“If companies were to operate at peak efficiency without what organizational scholars call “citizenship behavior,” tasks would have to be optimally assigned 100% of the time, tasks could not take any unexpected turns, and no part of anything could go faster or slower than anticipated.” HBR Jan/Feb 2014, Spotlight
This got me thinking… what is “citizenship behavior”? What behaviors help or hinder our ability to overcome? We can never make every process perfect all the time — it takes our creative solutions, our driving flexibility into the process to be able to handle disruption. We need what organization scholars call “citizenship behavior” to cement ourselves as world class companies.
Here are four “citizenship behaviors” that can make any organization sub-performers. Do you:
1. Merely consume a paycheck
- When I see something I know is going to be an issue, do I just watch and say, “Yep, saw that coming.” Or do I take ownership?
- Do I do everything in my power to stop/minimize the disruption or potential disruption?
- Do I “clock watch” the minutes to the end of the day or do I go the extra mile?
2. Criticize your leadership (we are all leaders, our peers are leaders, and we all have leaders)
- Do I seek out fault and grumble about leadership?
- Do I seek to improve my business acumen such that I better understand leadership direction?
- Do I make sure leadership has all the facts, accurately, un-biased, and timely?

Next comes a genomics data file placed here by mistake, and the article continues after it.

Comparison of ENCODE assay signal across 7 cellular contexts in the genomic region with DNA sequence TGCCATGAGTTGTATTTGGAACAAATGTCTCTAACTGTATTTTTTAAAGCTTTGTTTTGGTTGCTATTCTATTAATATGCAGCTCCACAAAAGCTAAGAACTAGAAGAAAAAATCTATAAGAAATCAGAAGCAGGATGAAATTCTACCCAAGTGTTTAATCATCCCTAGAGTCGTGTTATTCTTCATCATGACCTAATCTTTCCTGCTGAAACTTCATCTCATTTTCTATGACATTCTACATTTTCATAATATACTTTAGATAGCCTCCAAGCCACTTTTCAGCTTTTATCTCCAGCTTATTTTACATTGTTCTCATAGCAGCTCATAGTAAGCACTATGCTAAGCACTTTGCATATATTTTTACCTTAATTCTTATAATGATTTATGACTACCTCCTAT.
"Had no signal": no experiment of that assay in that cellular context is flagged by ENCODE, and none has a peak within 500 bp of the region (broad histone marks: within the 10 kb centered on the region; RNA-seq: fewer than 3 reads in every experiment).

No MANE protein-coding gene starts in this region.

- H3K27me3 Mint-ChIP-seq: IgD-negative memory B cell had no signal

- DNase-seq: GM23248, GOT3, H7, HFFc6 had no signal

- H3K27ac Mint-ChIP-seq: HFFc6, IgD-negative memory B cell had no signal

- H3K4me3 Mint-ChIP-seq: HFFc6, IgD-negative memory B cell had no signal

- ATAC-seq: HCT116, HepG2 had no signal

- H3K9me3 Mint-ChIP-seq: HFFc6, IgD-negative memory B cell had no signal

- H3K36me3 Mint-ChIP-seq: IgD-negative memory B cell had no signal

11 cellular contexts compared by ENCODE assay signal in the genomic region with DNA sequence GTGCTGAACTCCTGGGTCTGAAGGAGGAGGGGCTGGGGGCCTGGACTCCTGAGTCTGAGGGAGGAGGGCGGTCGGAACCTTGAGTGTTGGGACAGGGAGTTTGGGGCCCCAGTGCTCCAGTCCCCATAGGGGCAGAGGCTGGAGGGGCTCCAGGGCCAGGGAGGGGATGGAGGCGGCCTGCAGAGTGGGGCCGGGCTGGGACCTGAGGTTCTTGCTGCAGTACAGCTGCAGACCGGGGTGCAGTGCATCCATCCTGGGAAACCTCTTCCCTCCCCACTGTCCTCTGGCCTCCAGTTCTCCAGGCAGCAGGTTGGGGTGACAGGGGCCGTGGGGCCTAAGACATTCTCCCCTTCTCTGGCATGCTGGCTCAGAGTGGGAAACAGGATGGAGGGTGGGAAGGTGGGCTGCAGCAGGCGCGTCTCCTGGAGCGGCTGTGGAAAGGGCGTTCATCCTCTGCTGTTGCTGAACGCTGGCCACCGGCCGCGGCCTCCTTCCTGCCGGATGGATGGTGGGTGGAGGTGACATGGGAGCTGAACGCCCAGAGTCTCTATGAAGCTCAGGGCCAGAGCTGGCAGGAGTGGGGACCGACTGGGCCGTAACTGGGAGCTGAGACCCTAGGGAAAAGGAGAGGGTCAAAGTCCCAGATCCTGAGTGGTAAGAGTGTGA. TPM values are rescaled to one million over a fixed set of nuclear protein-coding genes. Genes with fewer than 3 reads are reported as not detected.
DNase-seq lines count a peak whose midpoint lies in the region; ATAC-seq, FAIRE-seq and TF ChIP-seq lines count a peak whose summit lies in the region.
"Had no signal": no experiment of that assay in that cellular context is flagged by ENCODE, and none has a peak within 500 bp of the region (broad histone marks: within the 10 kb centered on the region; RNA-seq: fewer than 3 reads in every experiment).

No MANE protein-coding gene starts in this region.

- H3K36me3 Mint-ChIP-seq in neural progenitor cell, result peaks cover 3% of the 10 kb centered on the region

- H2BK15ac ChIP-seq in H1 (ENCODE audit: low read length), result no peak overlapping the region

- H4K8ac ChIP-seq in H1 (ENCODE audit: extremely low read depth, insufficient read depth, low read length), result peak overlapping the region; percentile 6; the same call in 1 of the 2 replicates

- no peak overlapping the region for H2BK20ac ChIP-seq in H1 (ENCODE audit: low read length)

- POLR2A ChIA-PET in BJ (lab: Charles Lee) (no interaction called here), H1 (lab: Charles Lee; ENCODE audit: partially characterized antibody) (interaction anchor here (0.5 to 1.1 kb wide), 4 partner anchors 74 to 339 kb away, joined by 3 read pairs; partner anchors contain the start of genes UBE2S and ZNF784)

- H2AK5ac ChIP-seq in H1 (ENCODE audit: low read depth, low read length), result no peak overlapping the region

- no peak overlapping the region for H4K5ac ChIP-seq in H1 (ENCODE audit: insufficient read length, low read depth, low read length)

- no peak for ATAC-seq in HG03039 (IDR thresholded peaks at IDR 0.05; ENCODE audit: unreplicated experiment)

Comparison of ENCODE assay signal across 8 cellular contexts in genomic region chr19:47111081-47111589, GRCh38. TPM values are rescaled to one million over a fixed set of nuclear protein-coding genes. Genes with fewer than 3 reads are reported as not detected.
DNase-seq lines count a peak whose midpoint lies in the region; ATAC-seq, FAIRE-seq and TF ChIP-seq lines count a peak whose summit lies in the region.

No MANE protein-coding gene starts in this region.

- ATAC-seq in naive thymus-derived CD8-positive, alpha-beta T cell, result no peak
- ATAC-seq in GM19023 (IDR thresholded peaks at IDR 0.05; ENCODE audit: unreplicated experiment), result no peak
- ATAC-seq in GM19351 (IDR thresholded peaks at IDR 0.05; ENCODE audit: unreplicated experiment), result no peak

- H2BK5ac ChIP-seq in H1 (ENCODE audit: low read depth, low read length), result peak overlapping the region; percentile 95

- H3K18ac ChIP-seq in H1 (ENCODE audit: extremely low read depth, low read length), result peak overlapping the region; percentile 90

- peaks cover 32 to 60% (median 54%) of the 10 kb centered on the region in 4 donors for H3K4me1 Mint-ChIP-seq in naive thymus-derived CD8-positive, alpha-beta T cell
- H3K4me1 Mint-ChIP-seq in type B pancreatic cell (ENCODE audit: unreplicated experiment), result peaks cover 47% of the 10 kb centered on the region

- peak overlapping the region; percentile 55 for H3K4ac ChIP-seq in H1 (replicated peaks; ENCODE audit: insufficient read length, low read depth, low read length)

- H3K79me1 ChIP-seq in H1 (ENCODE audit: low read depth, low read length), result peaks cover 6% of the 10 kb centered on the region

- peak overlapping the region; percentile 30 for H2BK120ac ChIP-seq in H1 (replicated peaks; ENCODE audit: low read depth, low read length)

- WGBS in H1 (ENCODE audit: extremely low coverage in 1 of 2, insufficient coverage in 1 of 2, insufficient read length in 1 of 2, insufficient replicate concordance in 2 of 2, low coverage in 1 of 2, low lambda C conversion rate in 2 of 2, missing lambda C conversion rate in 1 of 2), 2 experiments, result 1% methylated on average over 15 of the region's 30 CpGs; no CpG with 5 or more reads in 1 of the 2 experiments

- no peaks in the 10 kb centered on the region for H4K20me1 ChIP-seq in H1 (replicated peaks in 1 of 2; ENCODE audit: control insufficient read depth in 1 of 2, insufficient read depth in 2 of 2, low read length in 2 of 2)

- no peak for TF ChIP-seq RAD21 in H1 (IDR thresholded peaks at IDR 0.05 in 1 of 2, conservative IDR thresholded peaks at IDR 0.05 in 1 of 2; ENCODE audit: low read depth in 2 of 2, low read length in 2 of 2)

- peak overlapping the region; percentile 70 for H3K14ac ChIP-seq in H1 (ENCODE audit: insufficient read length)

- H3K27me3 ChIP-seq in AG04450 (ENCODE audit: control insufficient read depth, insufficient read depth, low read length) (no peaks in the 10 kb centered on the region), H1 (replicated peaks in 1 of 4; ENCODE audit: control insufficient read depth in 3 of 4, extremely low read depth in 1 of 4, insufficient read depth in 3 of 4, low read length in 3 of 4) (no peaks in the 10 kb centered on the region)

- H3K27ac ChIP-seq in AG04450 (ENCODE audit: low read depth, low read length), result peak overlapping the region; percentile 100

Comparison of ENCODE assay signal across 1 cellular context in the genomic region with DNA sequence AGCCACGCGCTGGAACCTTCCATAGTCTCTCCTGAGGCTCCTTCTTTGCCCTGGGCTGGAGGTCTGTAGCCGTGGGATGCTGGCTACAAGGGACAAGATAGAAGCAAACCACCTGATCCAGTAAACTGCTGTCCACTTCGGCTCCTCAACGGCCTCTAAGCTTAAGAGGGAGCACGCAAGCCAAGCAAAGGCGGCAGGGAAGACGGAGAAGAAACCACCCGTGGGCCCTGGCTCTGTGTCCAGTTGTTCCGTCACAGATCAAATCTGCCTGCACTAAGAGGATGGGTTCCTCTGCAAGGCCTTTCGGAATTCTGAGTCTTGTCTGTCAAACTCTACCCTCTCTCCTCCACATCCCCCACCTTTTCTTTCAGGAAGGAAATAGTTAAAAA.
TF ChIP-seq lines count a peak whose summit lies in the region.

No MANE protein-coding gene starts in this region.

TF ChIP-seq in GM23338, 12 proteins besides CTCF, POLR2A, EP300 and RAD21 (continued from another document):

- Do I want to prove leadership’s weaknesses or work to strengthen them?
3. Ignore your co-workers outside of work
- Do I seek to develop working relationships — lunch buddies, charity volunteer together, or sports?
- Do I take time to get to “know” the people I work with — am I kind?
- Do I see everyone as a “them” and never as an “us”?
4. Believe that everything should be about you and for you, all the time
- Do I believe that work “owes” me, or do I believe I should be given more than my paycheck?
- Am I disgruntled because work did not (fill in the blank), or am I excited to be doing my part.
When we understand that the company is not a person, but rather a group of people – a group we are part of – we quickly see that the company is us. In other words, “We have met the enemy and he is us.” (Pogo, Walt Kelly)
How are you ensuring the success of the company you are a member of? And now that you may see things differently, what are you going to do about it?